Industry Updates

How are you treating your orphan brand?

03 Dec 2014

By Michael Wood, co-founder and director of Aperio, a business consulting company focused on accelerating growth of FMCG brands in South Africa and Sub-Saharan Africa
While some brands might not seem attractive at first glance they could be a potential source of future growth or revenue. Typically if a brand doesn’t quite fit in, it is treated differently than priority brands and most likely ends up as the “orphan” in the family. Before offloading or side-lining an orphan brand it is worth examining whether it might in fact have the potential for growth.

What makes a brand an orphan?

  • Revenue size relative to other brands: a R1 Billion brand and a R50 Billion brand get a different level of focus and attention

  • Strategic fit: for example a non FMCG brand in an FMCG company doesn’t always fit.

  • Different growth drivers: brands that are seen to have a wrong strategic fit have growth drivers that are different to those of the mainstream business, as a result brand managers don’t understand it and mismanage it.

  • Route to market: if a brand needs a different route to market to reach consumers than the mainstream business, this can make it an orphan in your stable.

  • Levels of profitability: it makes less money or margin than other products.

  • High operating costs: lower margin products struggle in structures that run at high operating costs, alternative route to markets would make sense for these brands.
Orphan brands sit on the edge of the business which means they don’t get allocated strong brand teams or get the attention of senior managers. In many cases the sales force has other priorities on growing bigger or more strategic brands. A combination of lack of attention and investment in these brands means they get smaller and smaller, perpetuating their orphan status.
Whilst these brands they may not seem attractive they could be a potential source of growth or revenue for the business.
What would happen if you put your best brand manager on these brands? What would happen if you brought innovation into this category? What is the size of the business potential? If you treated it differently would it grow?
Is this a brand that will always be small or is there an opportunity to make it big in terms of the end goal? If there is, it is about finding the right strategy to manage the brand. If there isn’t then you need to question why you are holding onto that brand and does it make sense to sell it, stop it or outsource it.
Outsourcing a brand can be very effective where the orphan is able to get the loving care and attention it needs to succeed. The reality is that most companies chug along with these orphan brands without finding the right solution.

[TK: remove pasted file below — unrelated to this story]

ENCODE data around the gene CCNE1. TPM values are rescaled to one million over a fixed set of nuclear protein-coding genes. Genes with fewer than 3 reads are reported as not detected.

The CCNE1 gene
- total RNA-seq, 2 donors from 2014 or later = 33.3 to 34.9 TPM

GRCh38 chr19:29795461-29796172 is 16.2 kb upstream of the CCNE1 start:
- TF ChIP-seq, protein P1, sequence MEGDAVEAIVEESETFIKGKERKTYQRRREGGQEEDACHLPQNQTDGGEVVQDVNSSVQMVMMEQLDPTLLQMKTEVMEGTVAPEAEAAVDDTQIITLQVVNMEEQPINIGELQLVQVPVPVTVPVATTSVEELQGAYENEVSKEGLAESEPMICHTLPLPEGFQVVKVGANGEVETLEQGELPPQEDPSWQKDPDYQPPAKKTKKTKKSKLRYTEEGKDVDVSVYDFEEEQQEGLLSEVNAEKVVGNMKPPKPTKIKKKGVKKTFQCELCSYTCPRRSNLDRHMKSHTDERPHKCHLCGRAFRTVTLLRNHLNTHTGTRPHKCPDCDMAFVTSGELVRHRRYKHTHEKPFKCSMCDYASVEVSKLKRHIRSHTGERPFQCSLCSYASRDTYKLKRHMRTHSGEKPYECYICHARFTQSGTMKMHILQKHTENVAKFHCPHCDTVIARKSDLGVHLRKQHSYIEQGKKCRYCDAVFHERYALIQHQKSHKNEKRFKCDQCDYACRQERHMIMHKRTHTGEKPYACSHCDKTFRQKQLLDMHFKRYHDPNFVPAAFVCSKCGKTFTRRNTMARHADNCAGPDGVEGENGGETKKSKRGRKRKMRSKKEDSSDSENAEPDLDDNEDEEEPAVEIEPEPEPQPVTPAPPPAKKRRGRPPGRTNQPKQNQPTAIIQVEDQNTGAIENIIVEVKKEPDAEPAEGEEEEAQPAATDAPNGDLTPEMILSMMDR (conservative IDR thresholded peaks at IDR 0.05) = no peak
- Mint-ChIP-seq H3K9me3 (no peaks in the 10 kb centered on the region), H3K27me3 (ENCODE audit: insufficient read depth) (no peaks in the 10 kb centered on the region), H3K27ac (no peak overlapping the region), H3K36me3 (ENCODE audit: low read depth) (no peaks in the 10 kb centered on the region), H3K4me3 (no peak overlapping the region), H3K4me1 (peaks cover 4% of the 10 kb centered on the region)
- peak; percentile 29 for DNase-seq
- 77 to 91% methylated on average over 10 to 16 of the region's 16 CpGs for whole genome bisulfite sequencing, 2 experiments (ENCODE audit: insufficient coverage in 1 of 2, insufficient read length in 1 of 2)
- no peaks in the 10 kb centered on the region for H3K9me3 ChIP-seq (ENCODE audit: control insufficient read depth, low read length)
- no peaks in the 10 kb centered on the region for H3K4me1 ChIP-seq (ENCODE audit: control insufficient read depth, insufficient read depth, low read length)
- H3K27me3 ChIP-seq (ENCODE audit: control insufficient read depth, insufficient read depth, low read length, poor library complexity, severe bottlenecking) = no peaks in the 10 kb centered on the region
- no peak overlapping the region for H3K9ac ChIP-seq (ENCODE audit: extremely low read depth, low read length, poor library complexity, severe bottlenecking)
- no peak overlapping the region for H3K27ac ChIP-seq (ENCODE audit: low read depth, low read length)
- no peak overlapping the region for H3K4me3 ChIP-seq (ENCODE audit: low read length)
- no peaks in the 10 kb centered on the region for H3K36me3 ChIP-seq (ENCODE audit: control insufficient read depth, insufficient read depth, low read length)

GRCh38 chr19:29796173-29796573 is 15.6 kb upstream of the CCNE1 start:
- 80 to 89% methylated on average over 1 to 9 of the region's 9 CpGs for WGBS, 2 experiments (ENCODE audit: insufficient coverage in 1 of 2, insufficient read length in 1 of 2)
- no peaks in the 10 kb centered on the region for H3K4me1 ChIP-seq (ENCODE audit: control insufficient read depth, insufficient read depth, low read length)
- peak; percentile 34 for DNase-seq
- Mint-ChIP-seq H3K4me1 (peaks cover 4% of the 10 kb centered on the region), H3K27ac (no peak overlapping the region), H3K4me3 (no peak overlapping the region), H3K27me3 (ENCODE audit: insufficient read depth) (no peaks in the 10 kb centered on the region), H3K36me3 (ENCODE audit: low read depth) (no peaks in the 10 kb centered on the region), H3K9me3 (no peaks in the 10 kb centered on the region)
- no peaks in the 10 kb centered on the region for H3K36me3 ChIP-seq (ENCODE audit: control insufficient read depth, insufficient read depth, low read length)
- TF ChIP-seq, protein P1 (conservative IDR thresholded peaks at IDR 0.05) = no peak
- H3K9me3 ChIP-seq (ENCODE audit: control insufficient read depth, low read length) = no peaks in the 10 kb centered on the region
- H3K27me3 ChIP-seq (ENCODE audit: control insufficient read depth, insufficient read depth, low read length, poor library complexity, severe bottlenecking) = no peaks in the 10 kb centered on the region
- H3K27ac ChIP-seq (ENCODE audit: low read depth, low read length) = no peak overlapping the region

Managing the orphan brand
Nestle is a company that manages brands strategically and seems to have got it right in terms of how they manage their brands. They have strong local teams in country which manage big brands that are relevant to local consumers. They have a different team that manages smaller international brands that are typically imported into market (potential orphans). Lastly if they have brands or businesses that do not fit into either model and need a different route to market, they either outsource or do a Joint Venture (JV). For example, the Nestle Water JV with Clover who has a similar market, route to market and distribution channels for the brand. This way Nestle manages all their brands in the portfolio with just the right attention each one deserves.
Understanding the brands strategic fit to your company’s overall goal is a critical decision, for example GlaxoSmithKline’s focus on Consumer Healthcare globally meant that its Lucozade and Ribena brands didn’t fit in. As orphan brands in their stable, GSK took the bold decision to sell the business to the Suntory Beverage & Food Ltd (SBF) drinks company and focus on their core.
In conclusion, understanding the true potential of “orphan” brands and then finding the right home for them can give these brands the opportunity to grow and flourish in the right environment.
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About The Author:
Michael Wood is co-founder and Director of Aperio, a business consulting company focused on the FMCG space in South and Sub Saharan Africa. Michael has many years international experience where he held the positions of Marketing Director, Sales Director & Managing Director with the Gillette Company and Procter & Gamble
About Aperio
Aperio is a business consulting company focused on accelerating growth of FMCG brands in South Africa and Sub-Saharan Africa. Aperio’s consulting ranges from developing and implementing business building strategies, advising on launch or expansion plans, conducting brand health interventions, rejuvenating orphan brands or implementing growth strategies for Africa. Some of its clients are Danone, Diageo, Kellogg’s, Royal Canin, GlaxoSmithKline, Mars, Wrigley.

Aperio has a team of 30 highly capable, multi-functional consultants with significant multi-national FMCG experience. Aperio’s consultants have worked within major multi-nationals including P&G, Gillette, GlaxoSmithKline, Tiger Brands, Simba, Nestlé, SuperGroup and Coca Cola.

Lee Wanless
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